Fluorophotometric aqueous humor flow data obtained from cats have been reported,14–17 although those previous investigations used the information largely as an adjunct to the evaluation of other aspects of aqueous humor dynamics. The protocols for those evaluations were varied and often required ophthalmic administration of large numbers of drops of fluorescein and a long interval between drop application and fluorophotometric evaluation. In those investigations, the application of the fluorescein, fluorescein concentration, and flow measurement protocol differed considerably. Consequently, reported aqueous humor flow rates for cats range widely, from 3.6 to 22.7 μL/min.14–17 Because the focus of flow determination has been on identifying a base value with which posttreatment values can be compared, this variability has largely been ignored, which has made it difficult to compare values for cats with those for other species. Recently, a more streamlined fluorescein application protocol was established for use in dogs,10 and subsequent investigations11,12 have confirmed the viability of that technique. In cats, application of a more streamlined protocol would reduce the time necessary to perform fluorophotometry as well as eliminate the variables associated with application of an excessive number of drops of fluorescein and the need for a long interval between fluorescein application and flow measurement. Any such protocol would have to be evaluated to determine whether it successfully meets the required assumptions that ensure the accuracy and validity of the flow data. The purpose of the study reported here was to evaluate the aqueous humor flow rate in clinically normal cats by use of a noninvasive method that has been proven successful and repeatable in dogs, with the intent to compare values with those reported for other species as well as with findings of previous investigations in cats.

Materials and Methods

Animals—Twenty cats (12 females and 8 males) that weighed 2.5 to 5.2 kg were included in the study. The mean age of the cats was 11 months. The cats were purchased from 2 commercial suppliers.a,b Each cat underwent a full physical examination including complete ophthalmic examination. Cats were assessed via slit-lamp biomicroscopy,c indirect ophthalmoscopy, corneal fluorescein staining,d and rebound tonometry.e All cats were determined to be in good health, and no ocular abnormalities were detected prior to inclusion in the study. The animals were housed individually or in pairs throughout the study. This study adhered to the guidelines of the Institutional Animal Care and Use Committee at Kansas State University.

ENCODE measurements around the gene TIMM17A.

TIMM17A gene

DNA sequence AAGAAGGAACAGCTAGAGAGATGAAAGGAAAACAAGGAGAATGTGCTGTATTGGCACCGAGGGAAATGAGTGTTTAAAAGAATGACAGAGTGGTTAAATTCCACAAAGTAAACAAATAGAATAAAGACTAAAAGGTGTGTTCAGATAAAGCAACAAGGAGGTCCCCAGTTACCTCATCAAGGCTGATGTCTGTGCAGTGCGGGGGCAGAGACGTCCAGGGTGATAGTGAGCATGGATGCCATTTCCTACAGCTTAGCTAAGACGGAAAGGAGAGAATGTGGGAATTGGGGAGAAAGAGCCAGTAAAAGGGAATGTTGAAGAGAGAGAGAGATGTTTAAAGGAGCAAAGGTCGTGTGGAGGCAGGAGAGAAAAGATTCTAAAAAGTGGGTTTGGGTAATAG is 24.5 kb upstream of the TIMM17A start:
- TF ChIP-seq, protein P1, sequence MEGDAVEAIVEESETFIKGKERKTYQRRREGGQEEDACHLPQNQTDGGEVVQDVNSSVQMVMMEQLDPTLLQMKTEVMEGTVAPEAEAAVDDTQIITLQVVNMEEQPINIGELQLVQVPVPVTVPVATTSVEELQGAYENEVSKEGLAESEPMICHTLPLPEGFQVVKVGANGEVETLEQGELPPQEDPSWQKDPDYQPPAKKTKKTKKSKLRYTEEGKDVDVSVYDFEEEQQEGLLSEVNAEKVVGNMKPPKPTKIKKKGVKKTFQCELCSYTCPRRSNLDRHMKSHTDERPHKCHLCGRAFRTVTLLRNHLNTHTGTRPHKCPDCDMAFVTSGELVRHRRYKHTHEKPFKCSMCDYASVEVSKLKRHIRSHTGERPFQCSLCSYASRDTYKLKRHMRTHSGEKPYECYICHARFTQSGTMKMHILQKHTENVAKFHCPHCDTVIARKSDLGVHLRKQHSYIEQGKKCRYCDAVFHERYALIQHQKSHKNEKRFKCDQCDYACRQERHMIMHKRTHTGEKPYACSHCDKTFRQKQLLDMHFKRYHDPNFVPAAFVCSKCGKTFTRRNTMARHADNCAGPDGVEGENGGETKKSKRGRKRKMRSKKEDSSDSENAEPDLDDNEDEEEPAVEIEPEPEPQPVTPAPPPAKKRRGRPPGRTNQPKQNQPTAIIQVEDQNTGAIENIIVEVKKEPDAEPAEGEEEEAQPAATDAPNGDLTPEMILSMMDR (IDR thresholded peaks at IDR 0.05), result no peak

Fluorophotometry protocol—The cats were randomly assigned to 1 of 4 groups (5 cats/group). Group assignment dictated the day on which fluorophotometry would be performed. One group of 5 cats was used initially to assess the feasibility of the proposed fluorophotometry protocol. A 3-drop protocol described by Ward et al10 was used to introduce fluorescein into and ensure its homogeneous distribution within the cornea and anterior chamber. For each cat, 1 drop of 10% fluorescein sodiumf was applied by use of a sterile dropper bottle into each eye every 5 minutes until 3 drops/eye had been administered topically. Five minutes after instillation of the third drop in each eye, the eyes, face, and forelimbs were thoroughly rinsed to ensure no fluorescein stain remained that could be reintroduced into the eyes during grooming. If any fluorescein drops were visible within the cages, they were cleaned and bedding was removed. One hour and 55 minutes after the rinse, each cat was sedated by use of ketamine hydrochloride (5 mg/kg, IM) and medetomidine hydrochloride (0.03 mg/kg, IM) to facilitate positioning.

Two hours after rinsing of the eyes, face, and fore-limbs, fluorophotometric readings of both eyes of each cat were obtained by use of a computerized scanning fluorophotometer with an anterior chamber adapter.g The head and eyes were aligned by use of manual restraint with the aid of a small platform and a plastic eyepiece adaptor designed to approximate appropriate eye position for the holder. Fluorescein concentrations in the cornea and the aqueous humor of the midcentral portion of the anterior chamber were measured by use of a scanning ocular fluorophotometer fitted with an anterior chamber adapter. Repeated measurements were obtained at 4, 5, 6, 7, 8, 9, and 10 hours after fluorescein application. Sedative administration was repeated at reduced doses (generally 0.01 to 0.015 mg of medetomidine/kg) as necessary to achieve the desired state of compliance for positioning. During the intervals between measurements, cat's eyes were kept closed with tape to prevent corneal desiccation.

Each of the remaining 3 groups (5 cats/group) was evaluated by use of the same 3-drop protocol on a different day. The same sedative administration and fluorophotometric technique were used for each cat, with the exception that fluorophotometric measurements of both eyes were obtained at 5, 6, 7, and 8 hours after fluorescein application.